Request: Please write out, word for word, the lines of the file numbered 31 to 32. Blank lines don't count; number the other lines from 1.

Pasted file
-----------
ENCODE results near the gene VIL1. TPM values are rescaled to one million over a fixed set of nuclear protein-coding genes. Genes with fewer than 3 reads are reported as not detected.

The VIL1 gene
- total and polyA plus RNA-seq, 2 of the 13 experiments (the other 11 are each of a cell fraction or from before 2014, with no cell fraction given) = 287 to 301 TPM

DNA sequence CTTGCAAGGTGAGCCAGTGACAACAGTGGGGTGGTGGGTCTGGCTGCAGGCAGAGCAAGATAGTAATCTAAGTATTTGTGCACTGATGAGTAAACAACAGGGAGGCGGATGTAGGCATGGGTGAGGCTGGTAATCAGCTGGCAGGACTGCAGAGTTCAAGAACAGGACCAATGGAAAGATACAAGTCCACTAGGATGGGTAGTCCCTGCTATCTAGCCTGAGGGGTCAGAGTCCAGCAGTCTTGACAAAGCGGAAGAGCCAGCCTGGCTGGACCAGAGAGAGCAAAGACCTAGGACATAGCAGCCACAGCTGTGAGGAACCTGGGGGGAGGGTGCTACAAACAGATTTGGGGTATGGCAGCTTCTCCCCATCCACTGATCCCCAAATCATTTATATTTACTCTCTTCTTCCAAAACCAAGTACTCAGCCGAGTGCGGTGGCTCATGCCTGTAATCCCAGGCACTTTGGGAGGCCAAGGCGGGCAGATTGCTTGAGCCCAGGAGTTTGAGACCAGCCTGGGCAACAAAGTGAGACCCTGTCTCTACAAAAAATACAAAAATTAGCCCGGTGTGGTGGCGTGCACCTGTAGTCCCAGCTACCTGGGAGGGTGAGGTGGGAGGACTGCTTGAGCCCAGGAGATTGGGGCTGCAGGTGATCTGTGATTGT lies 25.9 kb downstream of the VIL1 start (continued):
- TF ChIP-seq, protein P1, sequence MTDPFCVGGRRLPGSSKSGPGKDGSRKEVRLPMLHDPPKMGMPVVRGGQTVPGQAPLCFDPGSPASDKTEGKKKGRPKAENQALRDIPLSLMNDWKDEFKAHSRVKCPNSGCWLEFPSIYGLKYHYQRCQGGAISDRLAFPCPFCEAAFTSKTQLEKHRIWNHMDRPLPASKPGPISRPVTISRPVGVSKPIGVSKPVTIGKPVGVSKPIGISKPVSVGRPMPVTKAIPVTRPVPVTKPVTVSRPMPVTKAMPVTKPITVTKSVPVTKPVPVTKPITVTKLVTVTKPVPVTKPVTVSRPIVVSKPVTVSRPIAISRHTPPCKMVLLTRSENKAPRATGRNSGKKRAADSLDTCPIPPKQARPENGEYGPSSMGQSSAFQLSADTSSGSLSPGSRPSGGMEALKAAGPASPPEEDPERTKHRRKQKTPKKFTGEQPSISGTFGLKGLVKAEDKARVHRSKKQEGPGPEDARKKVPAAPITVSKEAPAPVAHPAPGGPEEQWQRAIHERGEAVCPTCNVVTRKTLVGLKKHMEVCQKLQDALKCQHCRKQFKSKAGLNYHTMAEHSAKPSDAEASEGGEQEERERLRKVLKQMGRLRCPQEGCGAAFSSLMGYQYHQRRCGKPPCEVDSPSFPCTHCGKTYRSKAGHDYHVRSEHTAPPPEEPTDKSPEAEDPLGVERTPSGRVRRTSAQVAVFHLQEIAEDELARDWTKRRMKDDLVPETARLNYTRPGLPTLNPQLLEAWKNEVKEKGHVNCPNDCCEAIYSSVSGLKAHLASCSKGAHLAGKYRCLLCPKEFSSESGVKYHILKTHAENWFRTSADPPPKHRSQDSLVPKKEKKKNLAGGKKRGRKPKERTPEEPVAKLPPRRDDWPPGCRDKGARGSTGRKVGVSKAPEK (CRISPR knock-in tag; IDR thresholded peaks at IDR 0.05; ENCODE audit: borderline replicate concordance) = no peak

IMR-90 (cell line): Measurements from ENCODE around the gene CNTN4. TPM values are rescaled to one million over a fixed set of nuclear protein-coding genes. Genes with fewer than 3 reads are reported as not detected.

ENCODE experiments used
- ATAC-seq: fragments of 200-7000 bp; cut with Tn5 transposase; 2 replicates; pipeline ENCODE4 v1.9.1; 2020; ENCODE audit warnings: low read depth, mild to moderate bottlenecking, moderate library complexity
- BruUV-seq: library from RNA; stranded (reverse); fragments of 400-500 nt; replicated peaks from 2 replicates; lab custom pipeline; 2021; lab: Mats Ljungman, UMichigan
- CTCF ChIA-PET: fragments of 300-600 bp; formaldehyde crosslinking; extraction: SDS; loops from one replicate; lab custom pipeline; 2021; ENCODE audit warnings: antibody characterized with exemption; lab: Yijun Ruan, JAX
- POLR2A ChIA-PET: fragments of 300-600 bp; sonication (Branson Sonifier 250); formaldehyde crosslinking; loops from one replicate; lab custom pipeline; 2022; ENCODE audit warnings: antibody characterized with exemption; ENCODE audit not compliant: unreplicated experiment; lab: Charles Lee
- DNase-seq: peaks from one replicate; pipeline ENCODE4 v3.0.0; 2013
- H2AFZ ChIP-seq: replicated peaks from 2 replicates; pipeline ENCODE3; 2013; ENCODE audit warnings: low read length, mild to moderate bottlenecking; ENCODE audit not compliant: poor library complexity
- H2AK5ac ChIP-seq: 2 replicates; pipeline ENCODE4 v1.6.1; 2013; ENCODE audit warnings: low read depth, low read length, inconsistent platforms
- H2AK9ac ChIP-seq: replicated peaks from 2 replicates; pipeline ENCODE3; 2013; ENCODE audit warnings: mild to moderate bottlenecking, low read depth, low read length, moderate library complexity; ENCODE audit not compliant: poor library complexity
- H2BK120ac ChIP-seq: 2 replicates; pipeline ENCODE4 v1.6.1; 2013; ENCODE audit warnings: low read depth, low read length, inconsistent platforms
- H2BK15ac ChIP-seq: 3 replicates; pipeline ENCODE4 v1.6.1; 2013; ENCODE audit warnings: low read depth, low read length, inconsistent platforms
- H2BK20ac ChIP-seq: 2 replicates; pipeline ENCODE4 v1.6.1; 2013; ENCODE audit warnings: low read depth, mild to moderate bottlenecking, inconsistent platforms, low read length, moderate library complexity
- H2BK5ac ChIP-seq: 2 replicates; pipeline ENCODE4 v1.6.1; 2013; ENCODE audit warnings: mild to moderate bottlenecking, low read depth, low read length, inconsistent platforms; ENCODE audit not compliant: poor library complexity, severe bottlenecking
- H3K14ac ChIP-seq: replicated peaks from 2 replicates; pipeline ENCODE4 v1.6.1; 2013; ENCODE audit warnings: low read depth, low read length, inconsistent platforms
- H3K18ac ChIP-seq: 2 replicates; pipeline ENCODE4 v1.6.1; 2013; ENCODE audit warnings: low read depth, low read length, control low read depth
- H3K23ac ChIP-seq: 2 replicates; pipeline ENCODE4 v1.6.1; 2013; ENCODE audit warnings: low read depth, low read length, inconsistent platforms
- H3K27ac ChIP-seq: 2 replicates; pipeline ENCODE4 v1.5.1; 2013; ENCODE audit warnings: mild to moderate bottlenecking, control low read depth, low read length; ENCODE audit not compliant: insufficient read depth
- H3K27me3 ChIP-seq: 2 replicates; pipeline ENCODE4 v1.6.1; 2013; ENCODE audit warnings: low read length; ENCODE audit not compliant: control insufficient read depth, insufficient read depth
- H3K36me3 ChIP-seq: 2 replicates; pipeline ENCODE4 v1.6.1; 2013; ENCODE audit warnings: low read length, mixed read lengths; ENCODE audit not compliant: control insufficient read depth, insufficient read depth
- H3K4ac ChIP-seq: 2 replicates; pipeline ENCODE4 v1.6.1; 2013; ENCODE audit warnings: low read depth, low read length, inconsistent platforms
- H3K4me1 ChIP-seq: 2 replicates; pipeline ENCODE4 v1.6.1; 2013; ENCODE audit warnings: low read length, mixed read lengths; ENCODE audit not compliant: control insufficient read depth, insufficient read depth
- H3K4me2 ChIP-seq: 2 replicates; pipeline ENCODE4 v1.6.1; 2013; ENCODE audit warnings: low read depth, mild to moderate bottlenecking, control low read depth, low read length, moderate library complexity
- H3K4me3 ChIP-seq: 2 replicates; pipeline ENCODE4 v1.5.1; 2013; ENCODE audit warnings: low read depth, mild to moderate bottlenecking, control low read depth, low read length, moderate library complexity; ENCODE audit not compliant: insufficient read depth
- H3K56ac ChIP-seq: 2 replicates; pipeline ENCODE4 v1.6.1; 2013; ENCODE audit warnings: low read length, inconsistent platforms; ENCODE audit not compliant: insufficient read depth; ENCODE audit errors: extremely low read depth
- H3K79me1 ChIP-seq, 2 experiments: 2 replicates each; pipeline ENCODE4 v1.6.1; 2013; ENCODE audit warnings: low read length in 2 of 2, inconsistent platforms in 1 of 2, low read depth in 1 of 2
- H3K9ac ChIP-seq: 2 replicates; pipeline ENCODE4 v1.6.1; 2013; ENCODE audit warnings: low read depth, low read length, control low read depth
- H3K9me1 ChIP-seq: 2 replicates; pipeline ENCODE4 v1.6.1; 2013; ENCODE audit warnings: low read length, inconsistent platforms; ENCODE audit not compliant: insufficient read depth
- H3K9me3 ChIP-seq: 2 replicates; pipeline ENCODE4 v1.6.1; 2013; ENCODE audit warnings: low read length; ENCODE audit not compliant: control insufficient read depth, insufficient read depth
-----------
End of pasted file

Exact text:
- H3K79me1 ChIP-seq, 2 experiments: 2 replicates each; pipeline ENCODE4 v1.6.1; 2013; ENCODE audit warnings: low read length in 2 of 2, inconsistent platforms in 1 of 2, low read depth in 1 of 2
- H3K9ac ChIP-seq: 2 replicates; pipeline ENCODE4 v1.6.1; 2013; ENCODE audit warnings: low read depth, low read length, control low read depth